Some comments, though.

    There will no longer be an “approval” process nor wait time for sign ups. You choose your plan, you’re activated and monitoring your traffic in real time in the time it takes to install Woopra on your site and download and install the Woopra desktop client. While you wait, you can watch the live views and stats on the web app version.

    We have a ton of new features we’ve delayed implementing due to costs, so stay tuned for some great stuff that will compete with other web analytics programs.

    The key benefit of Woopra is the live data, allowing webmasters and web devs to respond now, not later, speeding up their ROI analysis and making decisions now, not later, avoiding lost chances and income. The case uses of Woopra have been beyond our dreams and we’ll be reporting and telling user stories a lot on our blog soon.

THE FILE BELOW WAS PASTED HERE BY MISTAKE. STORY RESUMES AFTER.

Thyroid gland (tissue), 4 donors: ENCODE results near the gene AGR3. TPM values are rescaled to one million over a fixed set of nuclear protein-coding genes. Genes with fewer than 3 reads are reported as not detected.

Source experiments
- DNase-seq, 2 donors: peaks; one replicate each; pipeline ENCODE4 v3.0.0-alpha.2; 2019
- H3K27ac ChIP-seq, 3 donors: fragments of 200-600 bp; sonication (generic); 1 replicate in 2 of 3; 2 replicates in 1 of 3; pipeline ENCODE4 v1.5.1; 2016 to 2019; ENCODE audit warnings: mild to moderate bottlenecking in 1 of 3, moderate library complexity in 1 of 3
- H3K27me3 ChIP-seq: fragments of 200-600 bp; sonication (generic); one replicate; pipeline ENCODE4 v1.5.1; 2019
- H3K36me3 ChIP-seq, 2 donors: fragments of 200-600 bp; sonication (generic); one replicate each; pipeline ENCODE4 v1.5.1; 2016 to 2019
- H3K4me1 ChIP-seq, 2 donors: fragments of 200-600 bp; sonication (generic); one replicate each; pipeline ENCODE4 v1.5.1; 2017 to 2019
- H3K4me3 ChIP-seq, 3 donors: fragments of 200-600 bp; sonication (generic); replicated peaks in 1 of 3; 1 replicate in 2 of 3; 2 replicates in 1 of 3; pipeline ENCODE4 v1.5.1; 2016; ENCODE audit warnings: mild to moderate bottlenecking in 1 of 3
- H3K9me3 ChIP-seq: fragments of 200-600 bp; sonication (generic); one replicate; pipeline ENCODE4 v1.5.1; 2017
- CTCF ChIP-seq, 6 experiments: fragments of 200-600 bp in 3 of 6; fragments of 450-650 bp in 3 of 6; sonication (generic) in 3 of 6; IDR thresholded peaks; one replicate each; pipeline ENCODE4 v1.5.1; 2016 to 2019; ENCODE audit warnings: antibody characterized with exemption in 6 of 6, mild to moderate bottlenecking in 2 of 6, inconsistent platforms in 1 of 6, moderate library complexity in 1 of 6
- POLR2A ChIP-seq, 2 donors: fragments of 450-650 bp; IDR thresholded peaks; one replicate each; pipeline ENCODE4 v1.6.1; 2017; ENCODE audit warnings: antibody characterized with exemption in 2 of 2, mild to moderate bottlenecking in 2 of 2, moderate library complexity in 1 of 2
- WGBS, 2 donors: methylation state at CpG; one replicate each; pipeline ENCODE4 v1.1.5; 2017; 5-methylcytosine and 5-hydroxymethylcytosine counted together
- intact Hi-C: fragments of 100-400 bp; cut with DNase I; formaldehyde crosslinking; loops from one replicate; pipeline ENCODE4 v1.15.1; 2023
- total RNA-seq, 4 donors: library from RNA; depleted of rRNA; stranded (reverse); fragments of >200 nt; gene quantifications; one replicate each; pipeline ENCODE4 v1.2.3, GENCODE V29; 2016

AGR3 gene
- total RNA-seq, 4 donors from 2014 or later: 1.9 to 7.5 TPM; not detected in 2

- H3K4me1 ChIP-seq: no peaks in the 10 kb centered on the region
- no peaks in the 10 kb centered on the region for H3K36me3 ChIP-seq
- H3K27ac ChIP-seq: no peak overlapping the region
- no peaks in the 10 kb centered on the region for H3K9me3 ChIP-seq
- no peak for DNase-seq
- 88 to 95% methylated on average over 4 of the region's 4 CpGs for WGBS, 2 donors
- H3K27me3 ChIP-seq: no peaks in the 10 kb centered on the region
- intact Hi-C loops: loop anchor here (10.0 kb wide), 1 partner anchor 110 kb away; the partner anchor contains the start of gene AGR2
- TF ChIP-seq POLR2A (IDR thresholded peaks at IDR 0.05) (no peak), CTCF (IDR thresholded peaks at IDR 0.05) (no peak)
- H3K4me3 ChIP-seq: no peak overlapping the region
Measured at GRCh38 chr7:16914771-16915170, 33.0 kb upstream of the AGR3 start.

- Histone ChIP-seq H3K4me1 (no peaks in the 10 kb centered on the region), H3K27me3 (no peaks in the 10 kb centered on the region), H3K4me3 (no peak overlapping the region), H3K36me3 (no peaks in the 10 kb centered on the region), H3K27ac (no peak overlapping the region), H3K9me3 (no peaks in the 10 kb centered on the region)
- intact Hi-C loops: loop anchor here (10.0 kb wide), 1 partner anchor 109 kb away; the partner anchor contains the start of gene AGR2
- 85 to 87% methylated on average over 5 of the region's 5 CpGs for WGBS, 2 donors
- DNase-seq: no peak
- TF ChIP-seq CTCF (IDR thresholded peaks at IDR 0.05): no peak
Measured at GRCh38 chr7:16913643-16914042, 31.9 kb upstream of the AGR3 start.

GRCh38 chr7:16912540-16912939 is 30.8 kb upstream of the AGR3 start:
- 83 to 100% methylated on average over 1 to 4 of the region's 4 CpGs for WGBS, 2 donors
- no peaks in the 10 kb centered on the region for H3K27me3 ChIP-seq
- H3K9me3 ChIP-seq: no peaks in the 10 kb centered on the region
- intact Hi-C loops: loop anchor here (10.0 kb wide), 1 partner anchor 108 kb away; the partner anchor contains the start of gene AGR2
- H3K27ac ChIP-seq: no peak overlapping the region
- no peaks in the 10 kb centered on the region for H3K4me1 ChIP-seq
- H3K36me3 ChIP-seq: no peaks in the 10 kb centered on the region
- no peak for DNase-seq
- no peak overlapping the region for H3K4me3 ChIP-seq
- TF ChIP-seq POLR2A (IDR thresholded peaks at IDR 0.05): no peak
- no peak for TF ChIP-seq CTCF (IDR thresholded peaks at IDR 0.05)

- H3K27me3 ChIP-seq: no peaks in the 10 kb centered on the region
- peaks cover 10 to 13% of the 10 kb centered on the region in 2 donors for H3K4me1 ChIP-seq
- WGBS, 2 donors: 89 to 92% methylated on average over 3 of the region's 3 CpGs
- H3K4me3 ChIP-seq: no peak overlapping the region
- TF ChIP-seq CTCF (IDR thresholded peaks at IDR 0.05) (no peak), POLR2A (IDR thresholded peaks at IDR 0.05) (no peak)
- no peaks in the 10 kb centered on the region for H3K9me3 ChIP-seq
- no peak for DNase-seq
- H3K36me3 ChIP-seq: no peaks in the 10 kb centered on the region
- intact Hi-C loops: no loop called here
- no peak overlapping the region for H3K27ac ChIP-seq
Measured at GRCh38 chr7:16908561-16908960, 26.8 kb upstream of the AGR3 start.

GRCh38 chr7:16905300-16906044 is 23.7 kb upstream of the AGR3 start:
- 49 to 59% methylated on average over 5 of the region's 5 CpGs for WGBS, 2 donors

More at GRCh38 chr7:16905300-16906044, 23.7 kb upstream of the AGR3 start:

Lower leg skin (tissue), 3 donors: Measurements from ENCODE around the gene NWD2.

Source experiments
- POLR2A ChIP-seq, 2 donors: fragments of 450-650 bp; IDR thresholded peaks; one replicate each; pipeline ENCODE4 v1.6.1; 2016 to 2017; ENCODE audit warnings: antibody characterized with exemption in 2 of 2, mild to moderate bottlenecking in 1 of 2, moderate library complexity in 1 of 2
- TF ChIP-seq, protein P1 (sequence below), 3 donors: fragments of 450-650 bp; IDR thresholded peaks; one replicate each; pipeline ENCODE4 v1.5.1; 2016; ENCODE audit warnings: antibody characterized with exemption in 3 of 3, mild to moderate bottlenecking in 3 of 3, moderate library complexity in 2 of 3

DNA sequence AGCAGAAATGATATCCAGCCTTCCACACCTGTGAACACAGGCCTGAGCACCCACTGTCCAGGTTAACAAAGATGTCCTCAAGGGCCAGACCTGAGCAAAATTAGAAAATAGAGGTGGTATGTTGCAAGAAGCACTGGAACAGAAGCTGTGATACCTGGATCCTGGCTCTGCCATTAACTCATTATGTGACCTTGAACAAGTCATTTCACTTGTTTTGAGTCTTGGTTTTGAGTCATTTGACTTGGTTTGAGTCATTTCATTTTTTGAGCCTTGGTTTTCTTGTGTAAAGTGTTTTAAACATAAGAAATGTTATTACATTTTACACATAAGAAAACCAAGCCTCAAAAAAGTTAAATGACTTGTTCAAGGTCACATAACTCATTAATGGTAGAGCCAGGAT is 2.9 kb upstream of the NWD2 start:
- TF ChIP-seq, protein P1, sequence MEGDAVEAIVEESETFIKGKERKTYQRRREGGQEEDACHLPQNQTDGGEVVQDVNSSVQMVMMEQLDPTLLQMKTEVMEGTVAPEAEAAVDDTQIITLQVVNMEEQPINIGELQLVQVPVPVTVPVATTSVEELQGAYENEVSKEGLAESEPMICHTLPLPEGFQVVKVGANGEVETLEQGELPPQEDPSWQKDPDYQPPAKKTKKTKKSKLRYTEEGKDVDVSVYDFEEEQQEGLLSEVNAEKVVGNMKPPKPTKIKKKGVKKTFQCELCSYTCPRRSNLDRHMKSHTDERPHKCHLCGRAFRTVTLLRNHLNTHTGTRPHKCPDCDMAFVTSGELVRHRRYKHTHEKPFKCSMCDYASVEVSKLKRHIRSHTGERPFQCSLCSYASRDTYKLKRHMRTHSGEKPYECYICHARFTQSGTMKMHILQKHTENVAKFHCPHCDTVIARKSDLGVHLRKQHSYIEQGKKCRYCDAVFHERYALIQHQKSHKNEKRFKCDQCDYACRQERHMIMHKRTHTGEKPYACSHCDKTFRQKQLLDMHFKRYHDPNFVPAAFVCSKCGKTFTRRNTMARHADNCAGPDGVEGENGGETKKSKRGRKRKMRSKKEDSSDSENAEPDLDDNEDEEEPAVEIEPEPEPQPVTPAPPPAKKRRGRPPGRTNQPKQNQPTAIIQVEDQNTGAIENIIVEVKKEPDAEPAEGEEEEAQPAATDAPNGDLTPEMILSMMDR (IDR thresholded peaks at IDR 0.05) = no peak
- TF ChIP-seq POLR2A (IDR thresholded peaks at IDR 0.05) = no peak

As for the “cool” factor, everything goes through that phase, and Woopra is no exception. What is most important to us is delivering valuable and usable data – actionable data. Pretty is only skin deep. Woopra’s value is in real-time, actionable information, and we’re working hard on our custom reports feature that will allow you to pull in the data YOU want and need, not what we think you need. That’s worth sticking around for. 😀

    Thanks again for your input. We’re listening to all the feedback and adding it to the pile to figure out our next step, and this post helps us get a clearer picture on the journey.